When I see how this project of a school has expanded; providing education to the poor girls of the Dham, I am filled with pride in Rupa’s work.
I remember the day the seed was planted. That seed, since planting, has sprouted and grown into a wonderful tree, in whose shadow these girls are cared for and educated.
I first visited Vrindavan in December 1990, and at that time was shocked to see such poverty. Vrindavan is the holy Dham and the most important place for all Vaishnavas. At that point, I felt it was my duty to do something for the children of this city.
I realised education was the key to improving lives. I myself come from a poor background, and it was education only that allowed me to progress in life. This was my opportunity to give this same chance to the others.
The other problem was that I was limited by location- I live in London. I met Rupa in 1996, at Harivamsa’s shop. Rupa had at the time taken over the Food for Life Programme. He wanted to employ a doctor, to visit villages and provide medical care to those who could not access this easily.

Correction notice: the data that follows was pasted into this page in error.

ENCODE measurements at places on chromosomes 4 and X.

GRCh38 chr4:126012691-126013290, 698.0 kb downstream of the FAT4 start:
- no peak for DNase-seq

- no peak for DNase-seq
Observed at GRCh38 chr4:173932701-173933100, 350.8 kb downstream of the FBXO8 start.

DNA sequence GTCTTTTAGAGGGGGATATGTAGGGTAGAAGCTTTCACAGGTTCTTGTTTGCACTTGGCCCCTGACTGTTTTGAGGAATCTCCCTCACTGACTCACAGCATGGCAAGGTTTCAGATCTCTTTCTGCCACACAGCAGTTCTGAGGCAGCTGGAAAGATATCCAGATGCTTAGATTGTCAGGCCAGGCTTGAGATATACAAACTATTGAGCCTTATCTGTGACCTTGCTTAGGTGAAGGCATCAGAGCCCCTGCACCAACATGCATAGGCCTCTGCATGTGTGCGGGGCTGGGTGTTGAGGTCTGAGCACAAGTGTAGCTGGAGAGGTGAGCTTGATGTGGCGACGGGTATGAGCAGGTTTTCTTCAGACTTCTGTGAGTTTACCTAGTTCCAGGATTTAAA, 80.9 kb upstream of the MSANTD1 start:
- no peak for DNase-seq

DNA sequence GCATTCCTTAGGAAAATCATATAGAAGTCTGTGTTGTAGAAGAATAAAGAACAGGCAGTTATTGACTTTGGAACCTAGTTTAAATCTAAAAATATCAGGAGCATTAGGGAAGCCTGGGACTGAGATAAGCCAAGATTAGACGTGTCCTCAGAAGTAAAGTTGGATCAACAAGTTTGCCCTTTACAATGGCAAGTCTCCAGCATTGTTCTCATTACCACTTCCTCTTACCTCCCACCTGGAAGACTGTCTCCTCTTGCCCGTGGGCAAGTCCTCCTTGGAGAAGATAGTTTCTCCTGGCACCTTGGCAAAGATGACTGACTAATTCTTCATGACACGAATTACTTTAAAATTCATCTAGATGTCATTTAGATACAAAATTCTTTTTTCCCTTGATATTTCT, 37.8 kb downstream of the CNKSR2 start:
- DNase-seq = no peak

Rupa and I talked to each other, and I agreed to help him by funding a doctor’s salary for 5 years. I also expressed my desire to provide free education for the poor children in Vrindavan. I requested that he start by renting a room to educate children that were poor but wanted to learn. This small project was successful, and within 3 months there were 200 children who wished to study. Therefore, I asked Rupa to find land to build a school, and I promised that we would find the means to finance this project. Thus, the seed of the school and education for the poor children of Vrindavan was planted.
At that time, I had limited personal finance, and hence I thankfully received the backing of the Patron Council of Bhaktivedanta Manor in order to finance the project. We had major donations from the Mulji family, Lad family and Elizabeth Chatwin- who donated funds specifically for buying land. Other clients and colleagues donated money for classes. The Ganatra family generously donated money for assembly halls. I would like to thank all of these, and also Prashun Popat and Kaushik Patel’s family.
So, the small seed, planted by me, watered by friends, and cared for by my friend Rupa has grown into three wonderful schools, with 1500 girls currently being educated, and a potential for 1300 more girls pending sponsorship. Without the care and dedication of Rupa, this project would never have flourished in the way it has.
I have recently visited Vrindavan for the last time, and wanted to thank Rupa for helping to fulfil my dream. My Pranams to all who have donated time and money to the schools.
Ramesh Shah (Rameshwara Das)